Nowadays, air conditioning systems are practically indispensable, especially in warmer places. For many people, the idea of living without one or more air conditioners at home is unthinkable, given how unbearable the heat and humidity can be.
All this makes it a bit of a mystery why so many homes and buildings in Hawaii don’t have AC. For people coming over from the mainland, the absence of any type of cooling system in many structures is bewildering. After all, Hawaii is located in a tropical region, where temperatures and humidity levels frequently reach record highs.
Why Some Buildings in Hawaii Don’t Have Air-Conditioners
There are actually a few reasons why many island dwellers opt not to have air conditioning. And some of them make perfect sense when you think about it. Here are some of the main reasons why so many Hawaiian buildings and homes don’t have AC:
Naturally-Cooled Building Designs
Many of the older structures in Hawaii are designed in the traditional plantation style. Consequently, they have excellent ventilation due to the single-wall design, in which windows are placed on opposite sides of the building. This ingenious layout allows the trade winds to flow freely through the structure, cooling the interior as it goes.
The use of jalousies or slanted window slats also helps improve airflow. By directing the winds into the building, the interior is cooled sufficiently, even without air conditioning. Combined with ceiling fans, these buildings can be surprisingly cool and breezy inside.
The Building’s Location Might Make Cooling Unnecessary
Where the building is situated often affects how hot‒or how cool‒the interior is. Structures located in elevated areas or near the coast are generally cooler than those located inland or at sea level. Subsequently, they may not need air conditioning to keep the interior cool.
The High Cost of Cooling
If you’ve never been to Hawaii before, one of the things that might surprise you is how expensive everything is. As with many U.S. territories outside the mainland, almost everything costs more in Hawaii: consumer merchandise, food, groceries, basic services, and electricity.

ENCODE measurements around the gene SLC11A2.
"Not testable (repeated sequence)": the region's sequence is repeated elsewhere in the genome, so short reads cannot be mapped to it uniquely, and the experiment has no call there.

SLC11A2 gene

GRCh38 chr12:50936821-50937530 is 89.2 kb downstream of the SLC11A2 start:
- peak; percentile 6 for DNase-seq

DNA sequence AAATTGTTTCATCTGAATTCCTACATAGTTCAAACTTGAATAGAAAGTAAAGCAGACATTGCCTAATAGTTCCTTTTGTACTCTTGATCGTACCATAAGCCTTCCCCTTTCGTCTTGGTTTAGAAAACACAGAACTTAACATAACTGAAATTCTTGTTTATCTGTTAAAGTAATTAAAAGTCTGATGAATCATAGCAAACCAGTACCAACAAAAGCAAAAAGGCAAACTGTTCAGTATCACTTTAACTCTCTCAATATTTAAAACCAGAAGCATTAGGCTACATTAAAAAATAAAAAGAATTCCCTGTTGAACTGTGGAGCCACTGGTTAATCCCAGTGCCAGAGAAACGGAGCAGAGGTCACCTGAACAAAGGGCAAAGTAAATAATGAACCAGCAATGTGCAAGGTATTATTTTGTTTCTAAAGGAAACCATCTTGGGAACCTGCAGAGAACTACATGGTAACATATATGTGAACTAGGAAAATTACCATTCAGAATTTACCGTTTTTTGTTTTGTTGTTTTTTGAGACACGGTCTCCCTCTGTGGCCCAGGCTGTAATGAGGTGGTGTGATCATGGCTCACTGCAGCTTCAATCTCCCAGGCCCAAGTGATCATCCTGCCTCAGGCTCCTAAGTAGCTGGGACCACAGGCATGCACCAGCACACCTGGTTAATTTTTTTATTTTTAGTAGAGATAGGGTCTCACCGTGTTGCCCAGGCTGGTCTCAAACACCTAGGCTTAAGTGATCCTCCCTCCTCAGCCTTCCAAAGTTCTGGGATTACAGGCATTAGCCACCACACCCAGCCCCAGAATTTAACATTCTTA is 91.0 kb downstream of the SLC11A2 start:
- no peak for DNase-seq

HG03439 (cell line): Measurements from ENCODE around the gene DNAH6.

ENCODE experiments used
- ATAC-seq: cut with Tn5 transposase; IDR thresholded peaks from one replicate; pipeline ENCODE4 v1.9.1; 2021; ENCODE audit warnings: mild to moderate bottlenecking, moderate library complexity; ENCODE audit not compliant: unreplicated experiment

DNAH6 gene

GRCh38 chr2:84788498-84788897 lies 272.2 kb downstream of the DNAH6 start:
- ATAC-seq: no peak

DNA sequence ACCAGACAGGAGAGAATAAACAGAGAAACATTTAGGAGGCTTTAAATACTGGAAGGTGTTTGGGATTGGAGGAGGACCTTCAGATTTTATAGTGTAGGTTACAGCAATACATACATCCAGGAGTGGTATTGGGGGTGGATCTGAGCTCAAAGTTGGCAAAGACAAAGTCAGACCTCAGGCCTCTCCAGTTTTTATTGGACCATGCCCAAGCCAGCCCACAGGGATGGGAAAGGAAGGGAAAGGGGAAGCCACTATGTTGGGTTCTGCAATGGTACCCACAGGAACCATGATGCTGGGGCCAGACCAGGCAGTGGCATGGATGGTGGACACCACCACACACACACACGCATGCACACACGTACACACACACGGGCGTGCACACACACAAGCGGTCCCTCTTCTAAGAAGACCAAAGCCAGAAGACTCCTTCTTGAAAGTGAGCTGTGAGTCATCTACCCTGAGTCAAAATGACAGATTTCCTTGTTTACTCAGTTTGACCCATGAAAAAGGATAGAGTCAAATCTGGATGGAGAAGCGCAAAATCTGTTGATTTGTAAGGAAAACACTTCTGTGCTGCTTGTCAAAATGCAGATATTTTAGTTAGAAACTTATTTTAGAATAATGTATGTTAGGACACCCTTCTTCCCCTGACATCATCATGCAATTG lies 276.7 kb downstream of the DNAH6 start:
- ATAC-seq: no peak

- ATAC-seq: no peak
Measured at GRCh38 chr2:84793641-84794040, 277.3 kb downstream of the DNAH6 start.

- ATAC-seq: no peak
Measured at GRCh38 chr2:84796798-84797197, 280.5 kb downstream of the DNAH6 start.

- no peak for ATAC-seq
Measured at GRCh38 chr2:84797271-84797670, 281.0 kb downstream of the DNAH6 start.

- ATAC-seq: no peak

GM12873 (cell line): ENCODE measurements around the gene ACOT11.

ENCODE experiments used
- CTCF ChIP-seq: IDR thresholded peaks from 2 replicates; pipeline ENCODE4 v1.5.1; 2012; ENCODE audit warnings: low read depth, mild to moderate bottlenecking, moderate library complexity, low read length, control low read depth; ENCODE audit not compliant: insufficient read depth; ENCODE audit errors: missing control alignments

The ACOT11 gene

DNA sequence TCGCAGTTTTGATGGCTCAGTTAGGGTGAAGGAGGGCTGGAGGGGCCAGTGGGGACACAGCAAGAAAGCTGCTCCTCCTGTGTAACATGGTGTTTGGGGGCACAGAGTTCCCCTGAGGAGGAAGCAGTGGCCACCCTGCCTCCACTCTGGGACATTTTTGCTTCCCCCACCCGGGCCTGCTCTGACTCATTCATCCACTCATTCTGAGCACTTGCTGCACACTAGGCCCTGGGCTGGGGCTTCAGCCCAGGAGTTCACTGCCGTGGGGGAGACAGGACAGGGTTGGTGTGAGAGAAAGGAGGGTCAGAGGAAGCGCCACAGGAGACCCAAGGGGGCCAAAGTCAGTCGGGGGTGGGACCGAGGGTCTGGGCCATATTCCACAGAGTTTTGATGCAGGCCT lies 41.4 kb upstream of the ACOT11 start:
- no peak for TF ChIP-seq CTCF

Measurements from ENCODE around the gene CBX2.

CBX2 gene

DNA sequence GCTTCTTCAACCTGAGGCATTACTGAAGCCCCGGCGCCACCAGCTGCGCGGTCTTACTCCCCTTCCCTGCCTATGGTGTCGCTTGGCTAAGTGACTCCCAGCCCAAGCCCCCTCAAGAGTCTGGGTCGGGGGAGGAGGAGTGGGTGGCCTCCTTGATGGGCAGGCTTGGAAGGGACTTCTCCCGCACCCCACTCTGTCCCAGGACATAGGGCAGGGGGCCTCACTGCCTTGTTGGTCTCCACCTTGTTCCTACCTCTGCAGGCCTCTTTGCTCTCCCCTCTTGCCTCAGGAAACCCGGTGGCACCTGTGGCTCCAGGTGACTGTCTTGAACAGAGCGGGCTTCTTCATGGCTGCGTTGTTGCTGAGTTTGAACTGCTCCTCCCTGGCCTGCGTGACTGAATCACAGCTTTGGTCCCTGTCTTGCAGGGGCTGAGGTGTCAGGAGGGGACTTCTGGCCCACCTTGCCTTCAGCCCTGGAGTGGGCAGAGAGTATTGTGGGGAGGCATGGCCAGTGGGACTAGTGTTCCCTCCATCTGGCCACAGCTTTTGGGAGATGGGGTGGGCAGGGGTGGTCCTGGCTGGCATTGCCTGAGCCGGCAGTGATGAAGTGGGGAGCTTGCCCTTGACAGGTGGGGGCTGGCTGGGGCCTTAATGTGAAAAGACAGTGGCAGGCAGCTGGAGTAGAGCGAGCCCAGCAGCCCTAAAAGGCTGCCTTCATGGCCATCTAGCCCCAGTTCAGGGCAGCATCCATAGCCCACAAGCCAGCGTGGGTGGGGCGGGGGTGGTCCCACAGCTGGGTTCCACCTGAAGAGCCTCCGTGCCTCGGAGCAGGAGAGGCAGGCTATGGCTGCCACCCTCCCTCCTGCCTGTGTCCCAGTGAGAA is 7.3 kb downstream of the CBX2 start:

The high cost of cooling a building makes many people hesitant to install air conditioners. Consider that installing a central air conditioning system to cool a 2,000-square-foot space can cost anywhere from $3,500 to $4,000. Add to that the electrical charge of 45 cents per kilowatt hour, and you can understand the reason for the hesitation.
Some would argue that this is a small price to pay for cooling. But even this insignificant amount adds up over time. And given the high cost of living on the islands, it is easy to see how cooling could be beyond the financial reach of many island residents. Despite the heat, those with limited financial means have no choice but to put up with the heat or resort to other cooling methods.
Preference for Warmth/Aversion to Cold
Believe it or not, some people actually prefer warmth to cold. This shouldn’t come as a surprise since the whole point of coming to Hawaii for many people is to get away from the cold climate.
Hawaii is a vacation and retirement destination for people from all over the world. Many actually welcome the chance to live in a warm place, away from the cold winds and harsh winters they have had to live with all their lives. For these people, there is little sense in moving to a warm place like Hawaii only to spend all their time in an air-conditioned room!
So if you see a house or building in Hawaii without an air conditioning unit hanging outside the wall, consider the possibility that the residents may actually prefer the heat!
Thoughts on the Absence of AC in Hawaii Buildings
As you can see, there are quite a few reasons why some buildings in Hawaii don’t have air conditioning. Some might even resonate with you, and you might find yourself agreeing with the rationale behind them.
Admittedly, having an air conditioner is a nice option to have. You don’t have to turn it on all the time, and it is surely better to have a cooling system you can count on when temperatures rise.
If you are planning on moving to Hawaii‒or you already live there but don’t have an AC‒give it some thought. Weigh the cost benefits against your comfort threshold and decide whether having an AC is the right decision for you. Just remember that it is better to have an air conditioner and not need it than to need one and not have it!
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